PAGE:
Refer now to FIGS. l0 and 1l which illustrate the construction of the pocket 7 which receives the nozzle end portion of the supply tube 3. The pocket 7 is formed by a strip 32 of thin iexible polyvinyl chloride or similar material which is placed over the bag wall 1a and sealed thereto along a U-shaped seal line 36, the legs of which intersect the upper edge 37 of the strip 32. The upper leg of the U-shaped seal line 36 has an inwardly extending portion 36a which forms a constric- 6 tion in the pocket 7. The mouth 4U of the pocket 7 is larger than the nozzle end portion of the supply tube 3 so that the nozzle 5 can easily be placed in the pocket and the constriction in the pocket securely holds the nozzle end portion of the supply tube.

As previously indicated, the present invention is useful in a Wide variety of applications including urine drainage bags. Such bags and their supply tubes are desirably sterile when the supply tubes thereof are connected to the patient. FIGS. l2 through 14 illustrate this application of the invention. As there shown, the urine drainage bag generally identified by reference numeral 5G includes a bag body 51 made of two confronting flexible walls Sla-Sib of synthetic plastic sheet material, such as polyvinyl chloride, which are heat sealed at the margins thereof. The bag 51 may be made of a single sheet of material folded back upon itself at the bottom margin of the bag as illustrated or it can be made from separate sheets of material heat sealed around their entire perimeter. The bag 51 has a discharge nozzle 53 closed by a cap 54 which is removed to drain the bag. A supply tube 56 is provided with a discharge head S6 extending into the mouth of a valve 21 which is substantially identical to the valve 20 previously described, except for its smaller size and the fact that the flexible walls 21a and 2lb thereof are of the same length. The bag walls 51a and 51b and the valve walls 21a and 2lb extend upwardly and are heat sealed snugly around the discharge head 56 of the supply tube 56. The valve projects into the interior of the bag 51 and operates in the same manner as the valve 20 to prevent leakage of the urine from within the bag 51.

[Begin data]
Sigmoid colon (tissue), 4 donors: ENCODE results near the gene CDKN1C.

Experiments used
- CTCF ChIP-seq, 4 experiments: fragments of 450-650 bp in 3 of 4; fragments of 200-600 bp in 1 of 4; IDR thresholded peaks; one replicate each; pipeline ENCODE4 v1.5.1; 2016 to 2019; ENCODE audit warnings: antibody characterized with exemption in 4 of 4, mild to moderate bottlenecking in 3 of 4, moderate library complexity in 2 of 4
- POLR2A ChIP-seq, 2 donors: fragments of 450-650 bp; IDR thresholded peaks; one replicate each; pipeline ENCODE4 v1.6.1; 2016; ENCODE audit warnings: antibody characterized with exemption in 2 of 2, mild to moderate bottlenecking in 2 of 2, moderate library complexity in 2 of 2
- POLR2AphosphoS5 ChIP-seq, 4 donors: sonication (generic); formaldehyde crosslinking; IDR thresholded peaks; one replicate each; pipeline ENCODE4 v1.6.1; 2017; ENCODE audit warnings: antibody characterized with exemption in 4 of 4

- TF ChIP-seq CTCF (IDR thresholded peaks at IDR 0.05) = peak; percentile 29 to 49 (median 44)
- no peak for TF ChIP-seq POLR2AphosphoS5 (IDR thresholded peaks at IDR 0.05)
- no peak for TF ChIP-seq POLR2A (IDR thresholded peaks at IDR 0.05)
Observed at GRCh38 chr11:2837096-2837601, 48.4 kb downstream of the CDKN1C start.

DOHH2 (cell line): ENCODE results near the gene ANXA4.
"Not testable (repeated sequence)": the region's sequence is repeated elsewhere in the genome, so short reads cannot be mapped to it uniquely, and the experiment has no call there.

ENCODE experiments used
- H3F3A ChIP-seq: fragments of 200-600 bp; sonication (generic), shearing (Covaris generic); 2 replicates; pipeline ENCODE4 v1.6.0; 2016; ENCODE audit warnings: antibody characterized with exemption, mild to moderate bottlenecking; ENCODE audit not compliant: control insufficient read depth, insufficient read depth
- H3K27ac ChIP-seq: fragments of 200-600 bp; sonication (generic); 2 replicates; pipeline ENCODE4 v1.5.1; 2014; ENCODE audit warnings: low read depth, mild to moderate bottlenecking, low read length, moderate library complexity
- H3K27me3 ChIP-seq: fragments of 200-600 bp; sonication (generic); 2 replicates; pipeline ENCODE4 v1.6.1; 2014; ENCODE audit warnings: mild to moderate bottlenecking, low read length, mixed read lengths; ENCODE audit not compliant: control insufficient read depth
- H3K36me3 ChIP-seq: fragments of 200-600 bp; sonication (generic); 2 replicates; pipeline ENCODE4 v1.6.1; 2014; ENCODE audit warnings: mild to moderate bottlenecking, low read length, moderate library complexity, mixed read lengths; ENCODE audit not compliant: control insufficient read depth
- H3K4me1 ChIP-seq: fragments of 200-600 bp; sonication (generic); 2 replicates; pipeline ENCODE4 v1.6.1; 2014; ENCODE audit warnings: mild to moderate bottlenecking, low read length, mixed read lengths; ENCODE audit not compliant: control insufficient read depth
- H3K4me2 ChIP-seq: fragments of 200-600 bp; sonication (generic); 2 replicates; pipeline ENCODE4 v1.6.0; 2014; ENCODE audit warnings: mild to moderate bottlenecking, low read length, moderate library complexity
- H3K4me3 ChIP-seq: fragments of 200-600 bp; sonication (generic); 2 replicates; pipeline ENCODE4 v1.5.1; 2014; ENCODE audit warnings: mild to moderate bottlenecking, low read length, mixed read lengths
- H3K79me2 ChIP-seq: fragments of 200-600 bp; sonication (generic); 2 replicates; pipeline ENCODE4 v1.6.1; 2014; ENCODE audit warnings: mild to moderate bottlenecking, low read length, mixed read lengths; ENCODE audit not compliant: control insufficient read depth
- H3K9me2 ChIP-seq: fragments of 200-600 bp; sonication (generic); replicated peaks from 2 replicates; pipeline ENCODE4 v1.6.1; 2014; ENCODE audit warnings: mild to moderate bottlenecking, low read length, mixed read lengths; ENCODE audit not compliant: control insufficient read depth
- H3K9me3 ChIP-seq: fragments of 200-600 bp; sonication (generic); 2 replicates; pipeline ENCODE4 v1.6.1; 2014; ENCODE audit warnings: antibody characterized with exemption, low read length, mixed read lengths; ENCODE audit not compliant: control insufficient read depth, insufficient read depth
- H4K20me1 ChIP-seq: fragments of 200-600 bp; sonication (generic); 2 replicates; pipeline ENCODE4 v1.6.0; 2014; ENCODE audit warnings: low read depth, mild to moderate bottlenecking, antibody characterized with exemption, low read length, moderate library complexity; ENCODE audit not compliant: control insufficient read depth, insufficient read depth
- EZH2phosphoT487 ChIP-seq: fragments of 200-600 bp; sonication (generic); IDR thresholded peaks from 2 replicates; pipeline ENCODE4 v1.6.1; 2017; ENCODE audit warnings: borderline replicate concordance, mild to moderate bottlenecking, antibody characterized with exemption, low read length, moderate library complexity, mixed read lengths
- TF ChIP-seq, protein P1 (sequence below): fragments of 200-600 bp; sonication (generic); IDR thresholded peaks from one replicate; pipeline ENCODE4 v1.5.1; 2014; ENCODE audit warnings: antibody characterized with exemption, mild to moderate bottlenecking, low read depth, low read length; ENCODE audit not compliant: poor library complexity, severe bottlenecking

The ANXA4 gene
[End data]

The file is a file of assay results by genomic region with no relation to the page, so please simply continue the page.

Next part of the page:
The upper end of the supply tube 56 has a connector head 56" which is adapted to t into a catheter attached to the patient. When the bag 5l is positioned substantially below the patient (eg. 6 or more) the patients urine flows down the supply tube 56. The head of the urine above the valve provides a suicient pressure to force the spring pressed valve walls 21a and 21h apart enough to allow passage of the urine therebetween into the bag 51. However, as above indicated, the sealing pressure of the spring member 21C is sufiicient to prevent the urine from flowing back between the flexible valve walls 21a and 2lb because any back pressure buildup in the bag is applied on the outside of the valve when it does not oppose the sealing action of the spring member 21C.